September 11, 2018 / 6:29 AM / 11 days ago

HSBC whistleblower defends tax leak as he fights extradition

MADRID (Reuters) - A whistleblower fighting extradition to Switzerland for leaking details of thousands of clients of HSBC’s (HSBA.L) private bank there said on Tuesday his actions had played a key role in helping other European countries uncover tax frauds.

FILE PHOTO: Former HSBC employee Herve Falciani leaves High Court in Madrid, Spain, May 28, 2018. REUTERS/Juan Medina/File Photo

Spain’s High Court is considering Switzerland’s second extradition request against Herve Falciani, a French citizen who worked for HSBC, over alleged industrial sabotage in 2008.

Hailed as a hero by some for triggering investigations in several countries, Swiss courts sentenced Falciani in absentia to five years in jail for leaking details of HSBC clients, many of whom he said he suspected were evading tax.

Spanish courts and anti-corruption prosecutors have played a key role in investigations in other European countries by passing on information that originated from Falciani.

FILE PHOTO: Former HSBC employee Herve Falciani walks outside Parliament after registering a request that he not be extradited to Switzerland where he was tried in absentia for leaking details of thousands of clients many of whom he suspected were using their accounts to evade tax at home in Madrid, Spain, May 8, 2018. REUTERS/Sergio Perez/File Photo

“I want to recognise the institutions with which I have been able to collaborate... and this is why this court has played a fundamental role in helping several European judicial authorities,” Falciani told Spain’s High Court.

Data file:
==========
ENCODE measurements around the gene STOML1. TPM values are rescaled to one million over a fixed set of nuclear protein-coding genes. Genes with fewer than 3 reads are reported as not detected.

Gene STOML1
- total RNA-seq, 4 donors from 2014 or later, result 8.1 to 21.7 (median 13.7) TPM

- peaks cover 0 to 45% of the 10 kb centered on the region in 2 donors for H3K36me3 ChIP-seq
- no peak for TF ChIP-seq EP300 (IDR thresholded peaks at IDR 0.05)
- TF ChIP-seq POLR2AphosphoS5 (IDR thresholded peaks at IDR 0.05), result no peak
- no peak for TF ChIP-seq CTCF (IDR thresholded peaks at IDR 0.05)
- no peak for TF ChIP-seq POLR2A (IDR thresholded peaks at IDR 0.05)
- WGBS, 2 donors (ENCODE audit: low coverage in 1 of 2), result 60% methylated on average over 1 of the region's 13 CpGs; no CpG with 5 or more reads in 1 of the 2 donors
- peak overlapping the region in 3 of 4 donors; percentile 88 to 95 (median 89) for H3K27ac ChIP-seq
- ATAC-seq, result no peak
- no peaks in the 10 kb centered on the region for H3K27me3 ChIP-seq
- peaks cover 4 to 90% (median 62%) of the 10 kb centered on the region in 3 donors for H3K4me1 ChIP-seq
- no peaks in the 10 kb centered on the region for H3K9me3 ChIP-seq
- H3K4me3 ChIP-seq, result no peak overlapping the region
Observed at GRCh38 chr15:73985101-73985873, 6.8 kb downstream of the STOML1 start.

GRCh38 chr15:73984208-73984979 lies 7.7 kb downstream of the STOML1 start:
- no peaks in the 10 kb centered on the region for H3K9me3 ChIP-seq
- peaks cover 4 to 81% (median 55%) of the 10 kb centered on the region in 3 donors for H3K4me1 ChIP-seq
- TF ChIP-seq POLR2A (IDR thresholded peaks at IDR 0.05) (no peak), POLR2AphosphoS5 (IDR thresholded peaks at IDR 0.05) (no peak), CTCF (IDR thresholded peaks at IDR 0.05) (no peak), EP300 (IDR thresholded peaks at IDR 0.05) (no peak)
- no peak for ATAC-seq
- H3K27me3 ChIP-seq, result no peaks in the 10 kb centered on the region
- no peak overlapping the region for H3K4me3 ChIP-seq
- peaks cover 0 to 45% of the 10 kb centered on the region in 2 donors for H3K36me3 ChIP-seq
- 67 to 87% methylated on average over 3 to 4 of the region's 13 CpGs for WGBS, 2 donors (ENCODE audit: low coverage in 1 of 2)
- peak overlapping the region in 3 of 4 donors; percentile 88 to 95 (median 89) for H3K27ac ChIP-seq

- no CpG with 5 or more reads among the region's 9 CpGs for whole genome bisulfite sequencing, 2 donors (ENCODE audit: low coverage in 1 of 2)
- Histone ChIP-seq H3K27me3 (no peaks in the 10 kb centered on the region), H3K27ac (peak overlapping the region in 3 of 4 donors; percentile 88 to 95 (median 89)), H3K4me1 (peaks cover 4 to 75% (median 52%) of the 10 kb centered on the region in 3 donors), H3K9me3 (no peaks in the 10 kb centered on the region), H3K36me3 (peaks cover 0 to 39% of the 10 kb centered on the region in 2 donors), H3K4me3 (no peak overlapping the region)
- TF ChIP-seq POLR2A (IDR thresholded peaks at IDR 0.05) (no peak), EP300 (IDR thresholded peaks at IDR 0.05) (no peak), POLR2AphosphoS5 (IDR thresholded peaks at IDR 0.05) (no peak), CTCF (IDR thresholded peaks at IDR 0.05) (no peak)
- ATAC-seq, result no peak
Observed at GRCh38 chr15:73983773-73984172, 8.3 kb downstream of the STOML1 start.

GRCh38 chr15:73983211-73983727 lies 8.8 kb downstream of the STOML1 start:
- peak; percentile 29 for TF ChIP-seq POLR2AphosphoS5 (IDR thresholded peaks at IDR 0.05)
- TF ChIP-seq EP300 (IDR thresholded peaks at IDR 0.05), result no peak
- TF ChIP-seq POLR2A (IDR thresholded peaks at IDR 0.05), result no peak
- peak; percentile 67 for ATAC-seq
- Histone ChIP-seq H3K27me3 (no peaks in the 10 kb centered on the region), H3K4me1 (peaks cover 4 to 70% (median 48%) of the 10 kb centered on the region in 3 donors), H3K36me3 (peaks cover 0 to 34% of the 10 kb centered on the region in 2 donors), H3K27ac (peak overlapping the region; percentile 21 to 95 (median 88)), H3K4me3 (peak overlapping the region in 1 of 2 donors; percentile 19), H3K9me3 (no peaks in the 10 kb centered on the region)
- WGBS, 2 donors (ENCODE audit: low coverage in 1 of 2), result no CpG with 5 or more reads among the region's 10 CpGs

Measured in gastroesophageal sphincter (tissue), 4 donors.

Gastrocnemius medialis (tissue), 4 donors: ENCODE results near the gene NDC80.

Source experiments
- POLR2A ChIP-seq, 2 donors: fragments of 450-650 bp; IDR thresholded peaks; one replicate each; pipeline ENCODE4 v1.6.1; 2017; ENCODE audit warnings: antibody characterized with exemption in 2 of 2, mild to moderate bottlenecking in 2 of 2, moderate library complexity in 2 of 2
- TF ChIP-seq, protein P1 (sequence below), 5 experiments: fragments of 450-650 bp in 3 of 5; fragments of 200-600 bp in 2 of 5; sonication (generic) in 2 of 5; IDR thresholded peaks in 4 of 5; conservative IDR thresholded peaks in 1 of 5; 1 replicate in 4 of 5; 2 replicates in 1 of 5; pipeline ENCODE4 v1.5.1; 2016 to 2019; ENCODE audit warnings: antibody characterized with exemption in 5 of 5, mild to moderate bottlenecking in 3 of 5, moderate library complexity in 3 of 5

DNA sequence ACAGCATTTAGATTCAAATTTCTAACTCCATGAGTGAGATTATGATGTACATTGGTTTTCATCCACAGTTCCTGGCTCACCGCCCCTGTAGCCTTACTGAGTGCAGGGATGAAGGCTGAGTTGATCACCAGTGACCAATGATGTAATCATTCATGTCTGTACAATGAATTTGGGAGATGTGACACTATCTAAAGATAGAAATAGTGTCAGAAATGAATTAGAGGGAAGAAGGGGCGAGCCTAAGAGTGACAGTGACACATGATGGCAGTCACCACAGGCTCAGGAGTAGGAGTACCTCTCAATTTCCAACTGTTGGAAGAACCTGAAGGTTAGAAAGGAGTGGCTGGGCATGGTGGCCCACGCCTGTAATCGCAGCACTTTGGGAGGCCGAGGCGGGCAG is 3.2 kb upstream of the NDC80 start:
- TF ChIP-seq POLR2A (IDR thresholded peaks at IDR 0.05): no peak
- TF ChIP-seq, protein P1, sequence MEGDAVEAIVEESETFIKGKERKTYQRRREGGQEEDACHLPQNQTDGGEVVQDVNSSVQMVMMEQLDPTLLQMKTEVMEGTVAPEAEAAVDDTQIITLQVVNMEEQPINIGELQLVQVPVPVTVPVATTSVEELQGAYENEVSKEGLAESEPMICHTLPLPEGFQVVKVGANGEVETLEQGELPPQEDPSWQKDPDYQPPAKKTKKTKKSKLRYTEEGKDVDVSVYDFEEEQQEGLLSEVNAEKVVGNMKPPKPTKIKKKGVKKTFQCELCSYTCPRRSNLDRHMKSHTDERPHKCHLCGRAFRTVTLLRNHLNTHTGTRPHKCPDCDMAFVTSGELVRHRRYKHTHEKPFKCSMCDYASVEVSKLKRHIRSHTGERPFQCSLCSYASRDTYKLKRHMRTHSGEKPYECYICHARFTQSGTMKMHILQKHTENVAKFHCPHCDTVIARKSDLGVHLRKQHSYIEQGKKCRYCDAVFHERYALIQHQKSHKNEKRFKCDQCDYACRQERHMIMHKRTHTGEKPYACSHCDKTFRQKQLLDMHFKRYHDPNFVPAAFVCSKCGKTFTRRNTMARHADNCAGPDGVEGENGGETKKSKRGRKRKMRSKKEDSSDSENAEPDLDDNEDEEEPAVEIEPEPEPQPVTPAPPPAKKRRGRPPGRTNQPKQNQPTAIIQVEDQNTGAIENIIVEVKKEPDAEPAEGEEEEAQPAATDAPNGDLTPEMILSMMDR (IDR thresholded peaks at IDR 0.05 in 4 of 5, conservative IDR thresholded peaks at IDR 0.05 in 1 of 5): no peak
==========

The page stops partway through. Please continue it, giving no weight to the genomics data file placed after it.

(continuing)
France, Austria, Belgium, Spain and Argentina launched investigations based on the information leaked by Falciani, but Swiss authorities insist the data was stolen and therefore legally inadmissible.

Falciani said that France should be thankful to Spanish authorities, pointing out that HSBC Holdings agreed to pay 300 million euros (271.74 million pounds) last November to settle a long-running investigation into tax evasion by French citizens via its private bank in Switzerland.

The agreement was the first under a French system introduced in 2016 to allow companies to settle without any finding of guilt.

Spanish Prosecutor Teresa Sandoval opposed the extradition request for Falciani partly because the charges included in the Swiss ruling are not considered a crime in Spain.

“The truth is that the information that Mr. Falciani collected from the bank was never transmitted to private individuals and only to official organisations,” Sandoval said.

Her stance was supported by Falciani’s lawyer Juan Ballarat.

Falciani was arrested in Madrid in April while on his way to speak at a conference on whistleblowing.

Spain’s High Court released him from custody the next day but ordered him to remain in Spain while the extradition request was considered.

Judicial sources told Reuters they expect the judge to issue a ruling on the extradition request in the coming days or weeks.

Falciani has been detained once before in Spain on Switzerland’s request - on a trip in 2012. He was released after the High Court ruled against his extradition, finding the charges he faced in Switzerland were not considered crimes under Spanish law.

Additional reporting by Belen Carreno; Editing by Alexander Smith and Kirsten Donovan

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